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Betta Crowntail

$25.00
Color
Colors may vary per individual.

The Crowntail has become a hugely popular tail type variation. It is unlike any other in the sense that the rays are extended to varying degrees on all fins giving the fish a "spiky" appearance. In show standards, for a fish to be classed as a Crowntail there has to a minimum of 33% reduction in webbing. The reduction on the webbing on Crowntail bettas also varies vastly, sometimes it can be quite full, some times dramatically reduced so only the rays are left. There are three recognised types of crowntail: the double ray, the single ray and the crossed ray. Crossed rays are the most desirable and the most expensive to purchase. There have also been lesser known variations such as the triple ray, even the quadruple ray! Crowntails can have their tails in a full 180 degree spread, or less than a 180 degree spread depending on their breeding. Crowntails are prone to fin curling, especially those with little webbing, if their water is not kept immaculate. Breeders are known to "sun bathe" their Bettas for an hour or so in order to keep their rays straight. It has been found also that when breeding, Crowntails have a heightened amount of aggression compared to other tail types, which can make it challenging to get a successful spawn.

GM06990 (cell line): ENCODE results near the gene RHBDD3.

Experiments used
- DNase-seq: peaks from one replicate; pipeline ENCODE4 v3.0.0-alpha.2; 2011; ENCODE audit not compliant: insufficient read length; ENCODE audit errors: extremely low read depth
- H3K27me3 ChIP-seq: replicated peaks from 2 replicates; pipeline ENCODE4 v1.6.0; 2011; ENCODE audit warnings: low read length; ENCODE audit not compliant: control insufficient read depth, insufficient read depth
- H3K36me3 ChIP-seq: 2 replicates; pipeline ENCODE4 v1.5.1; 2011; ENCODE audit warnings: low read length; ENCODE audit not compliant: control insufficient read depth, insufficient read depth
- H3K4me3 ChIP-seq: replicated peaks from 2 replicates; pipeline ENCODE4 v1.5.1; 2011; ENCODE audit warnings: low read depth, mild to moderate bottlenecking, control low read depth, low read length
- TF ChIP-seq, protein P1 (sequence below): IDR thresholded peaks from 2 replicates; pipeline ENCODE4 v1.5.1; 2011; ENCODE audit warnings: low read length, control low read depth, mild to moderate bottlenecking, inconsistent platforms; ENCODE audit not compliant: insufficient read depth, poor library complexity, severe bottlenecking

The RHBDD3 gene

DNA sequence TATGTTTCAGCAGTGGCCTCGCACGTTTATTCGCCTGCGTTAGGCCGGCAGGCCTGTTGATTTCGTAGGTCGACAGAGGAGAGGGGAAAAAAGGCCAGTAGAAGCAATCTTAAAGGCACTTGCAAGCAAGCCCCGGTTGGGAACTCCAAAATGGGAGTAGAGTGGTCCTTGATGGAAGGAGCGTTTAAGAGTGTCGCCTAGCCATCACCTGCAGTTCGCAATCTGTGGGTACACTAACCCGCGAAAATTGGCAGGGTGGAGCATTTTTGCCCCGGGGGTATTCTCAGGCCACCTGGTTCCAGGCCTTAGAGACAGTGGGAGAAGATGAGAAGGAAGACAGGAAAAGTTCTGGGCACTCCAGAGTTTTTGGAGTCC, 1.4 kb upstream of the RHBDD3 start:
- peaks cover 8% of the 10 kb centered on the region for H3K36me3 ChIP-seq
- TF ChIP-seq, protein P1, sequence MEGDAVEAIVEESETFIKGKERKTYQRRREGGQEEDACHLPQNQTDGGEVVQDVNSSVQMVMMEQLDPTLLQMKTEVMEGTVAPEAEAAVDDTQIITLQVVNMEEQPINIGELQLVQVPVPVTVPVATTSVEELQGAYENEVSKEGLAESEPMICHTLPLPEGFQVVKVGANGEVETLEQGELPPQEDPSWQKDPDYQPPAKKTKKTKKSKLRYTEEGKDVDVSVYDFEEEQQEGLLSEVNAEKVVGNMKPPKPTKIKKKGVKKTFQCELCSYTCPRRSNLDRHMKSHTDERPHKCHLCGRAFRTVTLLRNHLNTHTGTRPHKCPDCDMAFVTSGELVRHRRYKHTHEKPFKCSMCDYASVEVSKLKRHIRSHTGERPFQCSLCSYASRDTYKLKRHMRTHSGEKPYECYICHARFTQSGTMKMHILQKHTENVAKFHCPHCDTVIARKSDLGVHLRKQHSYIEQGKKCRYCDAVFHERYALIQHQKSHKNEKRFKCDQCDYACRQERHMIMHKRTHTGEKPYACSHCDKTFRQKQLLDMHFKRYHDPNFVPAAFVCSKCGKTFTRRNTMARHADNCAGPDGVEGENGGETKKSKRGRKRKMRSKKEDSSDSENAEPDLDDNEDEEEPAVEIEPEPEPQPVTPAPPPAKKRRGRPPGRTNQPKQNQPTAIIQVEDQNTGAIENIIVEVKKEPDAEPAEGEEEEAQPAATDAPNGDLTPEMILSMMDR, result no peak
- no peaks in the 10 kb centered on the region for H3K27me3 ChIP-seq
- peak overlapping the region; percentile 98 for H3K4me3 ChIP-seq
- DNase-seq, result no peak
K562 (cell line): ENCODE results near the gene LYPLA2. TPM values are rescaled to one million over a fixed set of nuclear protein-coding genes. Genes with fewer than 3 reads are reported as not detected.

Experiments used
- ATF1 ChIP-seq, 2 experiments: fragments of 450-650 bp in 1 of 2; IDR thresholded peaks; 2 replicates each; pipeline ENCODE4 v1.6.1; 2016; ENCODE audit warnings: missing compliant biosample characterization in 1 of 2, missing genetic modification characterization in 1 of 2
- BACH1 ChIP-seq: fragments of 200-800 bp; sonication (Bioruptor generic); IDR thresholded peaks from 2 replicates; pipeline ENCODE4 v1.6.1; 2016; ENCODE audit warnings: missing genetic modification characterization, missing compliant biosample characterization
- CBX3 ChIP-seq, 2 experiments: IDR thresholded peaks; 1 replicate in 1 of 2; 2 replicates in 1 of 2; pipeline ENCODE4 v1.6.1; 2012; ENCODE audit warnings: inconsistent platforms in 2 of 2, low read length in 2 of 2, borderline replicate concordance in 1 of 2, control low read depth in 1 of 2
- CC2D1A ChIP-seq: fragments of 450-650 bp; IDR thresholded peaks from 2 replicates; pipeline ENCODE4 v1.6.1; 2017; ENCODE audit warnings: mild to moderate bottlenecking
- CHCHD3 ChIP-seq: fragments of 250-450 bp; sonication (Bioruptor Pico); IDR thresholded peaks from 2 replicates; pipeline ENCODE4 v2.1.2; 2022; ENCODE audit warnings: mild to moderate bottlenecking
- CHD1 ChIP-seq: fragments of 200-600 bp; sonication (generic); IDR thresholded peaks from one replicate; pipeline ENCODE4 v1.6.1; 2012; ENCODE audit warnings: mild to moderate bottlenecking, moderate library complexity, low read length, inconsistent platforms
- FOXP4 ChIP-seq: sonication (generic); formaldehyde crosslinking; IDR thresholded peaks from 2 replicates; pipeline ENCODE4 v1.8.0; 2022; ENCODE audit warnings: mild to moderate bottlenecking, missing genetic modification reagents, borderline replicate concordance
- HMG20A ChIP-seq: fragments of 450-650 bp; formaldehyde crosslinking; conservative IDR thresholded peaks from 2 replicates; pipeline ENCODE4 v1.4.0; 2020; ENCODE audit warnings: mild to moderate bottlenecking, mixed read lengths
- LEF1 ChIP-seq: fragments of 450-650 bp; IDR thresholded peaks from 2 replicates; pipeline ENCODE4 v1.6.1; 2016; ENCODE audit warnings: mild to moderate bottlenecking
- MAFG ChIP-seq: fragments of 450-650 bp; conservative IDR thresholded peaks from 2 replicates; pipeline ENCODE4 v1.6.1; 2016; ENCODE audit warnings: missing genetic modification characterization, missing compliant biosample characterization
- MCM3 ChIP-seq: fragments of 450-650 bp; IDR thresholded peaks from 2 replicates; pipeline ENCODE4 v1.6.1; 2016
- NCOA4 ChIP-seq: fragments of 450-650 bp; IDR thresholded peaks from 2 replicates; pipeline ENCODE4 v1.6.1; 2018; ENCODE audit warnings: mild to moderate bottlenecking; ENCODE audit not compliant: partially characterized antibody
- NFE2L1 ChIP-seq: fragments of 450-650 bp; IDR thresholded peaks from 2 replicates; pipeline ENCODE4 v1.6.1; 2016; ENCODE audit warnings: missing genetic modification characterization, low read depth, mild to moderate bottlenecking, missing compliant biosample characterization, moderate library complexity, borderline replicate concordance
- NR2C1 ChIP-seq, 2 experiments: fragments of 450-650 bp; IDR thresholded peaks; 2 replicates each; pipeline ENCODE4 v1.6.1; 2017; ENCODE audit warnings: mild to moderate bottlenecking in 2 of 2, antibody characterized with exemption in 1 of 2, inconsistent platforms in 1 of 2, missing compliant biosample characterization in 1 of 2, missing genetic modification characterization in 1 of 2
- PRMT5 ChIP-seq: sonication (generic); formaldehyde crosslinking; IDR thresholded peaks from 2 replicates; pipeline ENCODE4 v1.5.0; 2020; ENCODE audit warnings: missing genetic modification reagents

• 5 gallons is recommended, 2.5 is the absolute minimum.
  • Smaller tanks are more work, requiring increased maintenance.
  • No bowls. Those are for eating cereal out of!
  • Betta fish are jumpers, always secure a lid on your tank.
  • Don’t restrict access to the water’s surface, or fill your tank to its maximum capacity.
  • Betta fish need natural day and night light cycles.
  • Tank mates are tricky, research before adding other species.
  • Never place 2 males, or a male and female in the same tank unless breeding.
  • Females can live together in a “sorority” of 5 or more.
  • Maintain a tropical habitat at 76-81 degrees Fahrenheit.
  • Betta fish prefer water in the pH range of 6.5-7.5.
  • Ammonia should ideally be zero parts per million (ppm).
  • Nitrate should be less than 40 parts per million (ppm).
  • Nitrite should ideally be zero parts per million (ppm).
  • Use water conditioner/dechlorinator to make tap water safe for bettas.
  • Use an aquarium thermometer to monitor your tank’s temperature.
  • Filter’s reduce ammonia, nitrate and nitrite levels, and preserve healthy bacteria.
  • Avoid drastic changes in water temperature and water quality.
  • Use test strips to monitor water parameters.